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It seems to me that the author is essentially trying to show how difficult it is for many people to survive in India, especially in the big Indian cities. The astrologer in this story actually has a good day, in spite of the dangerous foe he encounters. He brings home more money than usual--but more money than usual is not very much. His wife is delighted.
"Twelve and a half annas," she said, counting. She was overjoyed. "I can buy some jaggery and coconut tomorrow. The child has been asking for sweets for so many days now. I will prepare some nice stuff for her."
The astrologer started work around noon and hasn't gotten home until nearly midnight. With all his effort he has only managed to acquire enough small coins for food plus a little extra treat for their daughter. What happens when he has a bad day? They have torrential rains in India. There must be days when nobody goes to the park. The astrologer may go there anyway. He always sits under a tamarind tree, a big tree with thick foliation that would protect him from a downpour. He might be able to pick up a few coins and buy enough rice to keep his little family from starving.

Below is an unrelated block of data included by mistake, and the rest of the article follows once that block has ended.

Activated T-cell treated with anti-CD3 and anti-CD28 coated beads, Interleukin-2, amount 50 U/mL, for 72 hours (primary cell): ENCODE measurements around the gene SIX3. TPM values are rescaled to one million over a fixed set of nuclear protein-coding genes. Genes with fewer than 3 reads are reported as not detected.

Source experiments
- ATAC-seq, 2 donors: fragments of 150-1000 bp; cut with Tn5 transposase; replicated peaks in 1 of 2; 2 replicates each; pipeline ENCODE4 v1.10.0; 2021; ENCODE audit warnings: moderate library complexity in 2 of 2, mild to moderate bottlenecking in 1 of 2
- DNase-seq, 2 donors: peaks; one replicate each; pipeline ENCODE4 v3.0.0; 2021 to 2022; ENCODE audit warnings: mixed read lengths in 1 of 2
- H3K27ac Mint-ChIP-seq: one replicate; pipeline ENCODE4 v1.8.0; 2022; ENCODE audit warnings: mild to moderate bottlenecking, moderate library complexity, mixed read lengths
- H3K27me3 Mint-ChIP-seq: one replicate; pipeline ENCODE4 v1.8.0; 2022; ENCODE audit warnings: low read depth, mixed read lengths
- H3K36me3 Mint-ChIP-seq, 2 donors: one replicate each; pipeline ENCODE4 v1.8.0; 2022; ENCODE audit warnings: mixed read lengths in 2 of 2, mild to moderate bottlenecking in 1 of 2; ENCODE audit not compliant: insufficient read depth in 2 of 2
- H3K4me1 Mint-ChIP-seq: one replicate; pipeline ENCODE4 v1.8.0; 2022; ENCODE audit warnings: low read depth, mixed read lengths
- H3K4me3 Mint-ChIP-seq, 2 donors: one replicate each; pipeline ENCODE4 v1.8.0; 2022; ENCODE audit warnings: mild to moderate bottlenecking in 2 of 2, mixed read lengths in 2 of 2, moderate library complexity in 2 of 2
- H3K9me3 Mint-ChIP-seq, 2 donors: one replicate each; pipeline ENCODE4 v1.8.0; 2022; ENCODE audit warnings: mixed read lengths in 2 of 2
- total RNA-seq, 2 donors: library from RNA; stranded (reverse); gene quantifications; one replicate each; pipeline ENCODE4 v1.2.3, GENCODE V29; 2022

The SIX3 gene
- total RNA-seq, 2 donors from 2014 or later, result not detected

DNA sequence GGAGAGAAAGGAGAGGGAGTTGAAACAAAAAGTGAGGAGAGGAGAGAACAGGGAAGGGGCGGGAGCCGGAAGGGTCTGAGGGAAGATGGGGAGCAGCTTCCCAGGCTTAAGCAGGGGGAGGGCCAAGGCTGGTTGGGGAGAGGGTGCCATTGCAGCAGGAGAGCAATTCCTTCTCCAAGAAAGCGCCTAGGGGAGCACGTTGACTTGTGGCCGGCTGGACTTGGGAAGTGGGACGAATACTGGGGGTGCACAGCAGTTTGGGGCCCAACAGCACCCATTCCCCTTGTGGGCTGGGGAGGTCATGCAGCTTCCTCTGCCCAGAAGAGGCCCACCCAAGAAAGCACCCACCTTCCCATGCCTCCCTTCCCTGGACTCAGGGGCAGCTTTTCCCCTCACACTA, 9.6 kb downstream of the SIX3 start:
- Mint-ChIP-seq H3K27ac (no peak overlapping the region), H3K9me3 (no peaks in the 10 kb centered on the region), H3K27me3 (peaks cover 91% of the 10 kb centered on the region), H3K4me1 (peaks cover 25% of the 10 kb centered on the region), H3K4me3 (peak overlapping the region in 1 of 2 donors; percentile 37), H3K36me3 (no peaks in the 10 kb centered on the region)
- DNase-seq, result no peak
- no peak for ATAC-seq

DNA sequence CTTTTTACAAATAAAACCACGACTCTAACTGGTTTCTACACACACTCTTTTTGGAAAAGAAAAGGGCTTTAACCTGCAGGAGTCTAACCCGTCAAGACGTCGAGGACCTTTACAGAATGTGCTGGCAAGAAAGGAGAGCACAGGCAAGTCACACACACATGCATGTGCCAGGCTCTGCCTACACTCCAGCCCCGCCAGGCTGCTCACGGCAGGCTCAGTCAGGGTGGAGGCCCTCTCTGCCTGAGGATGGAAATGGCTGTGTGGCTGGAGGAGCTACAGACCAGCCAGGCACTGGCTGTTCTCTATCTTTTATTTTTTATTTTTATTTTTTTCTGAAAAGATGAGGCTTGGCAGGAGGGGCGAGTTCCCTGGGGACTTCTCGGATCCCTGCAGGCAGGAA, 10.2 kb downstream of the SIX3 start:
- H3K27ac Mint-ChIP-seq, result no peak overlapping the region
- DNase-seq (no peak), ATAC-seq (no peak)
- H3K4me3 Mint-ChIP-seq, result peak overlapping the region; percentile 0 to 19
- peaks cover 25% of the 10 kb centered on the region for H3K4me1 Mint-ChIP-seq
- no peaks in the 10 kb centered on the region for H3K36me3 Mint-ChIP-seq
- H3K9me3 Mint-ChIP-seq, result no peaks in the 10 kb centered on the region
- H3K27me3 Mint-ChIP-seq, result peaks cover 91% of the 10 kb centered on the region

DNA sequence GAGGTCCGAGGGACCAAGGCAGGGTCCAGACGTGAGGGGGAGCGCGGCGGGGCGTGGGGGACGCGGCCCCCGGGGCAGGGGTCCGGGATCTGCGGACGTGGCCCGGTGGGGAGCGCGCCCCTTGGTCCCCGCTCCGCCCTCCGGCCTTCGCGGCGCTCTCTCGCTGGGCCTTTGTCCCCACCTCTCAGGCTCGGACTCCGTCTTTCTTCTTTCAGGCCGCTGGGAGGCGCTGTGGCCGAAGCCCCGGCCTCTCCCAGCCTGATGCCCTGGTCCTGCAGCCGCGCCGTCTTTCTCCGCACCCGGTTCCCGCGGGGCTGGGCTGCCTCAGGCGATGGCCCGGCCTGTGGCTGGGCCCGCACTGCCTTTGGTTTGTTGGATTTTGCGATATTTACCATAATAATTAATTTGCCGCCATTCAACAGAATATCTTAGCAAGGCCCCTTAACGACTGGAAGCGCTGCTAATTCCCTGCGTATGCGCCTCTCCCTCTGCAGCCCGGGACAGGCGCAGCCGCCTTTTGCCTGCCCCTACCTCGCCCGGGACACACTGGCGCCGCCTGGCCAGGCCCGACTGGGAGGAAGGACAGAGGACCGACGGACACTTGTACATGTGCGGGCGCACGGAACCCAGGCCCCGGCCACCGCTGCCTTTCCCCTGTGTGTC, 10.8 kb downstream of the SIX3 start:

In addition to learning about the plight of so many Indian people, an American reader might learn a better appreciation of our relatively luxurious standard of living. Yet we have to admire these people for their fortitude. Most of them have lived like this from day to day for thousands of years. We share R. K. Narayan's sympathy for his people.
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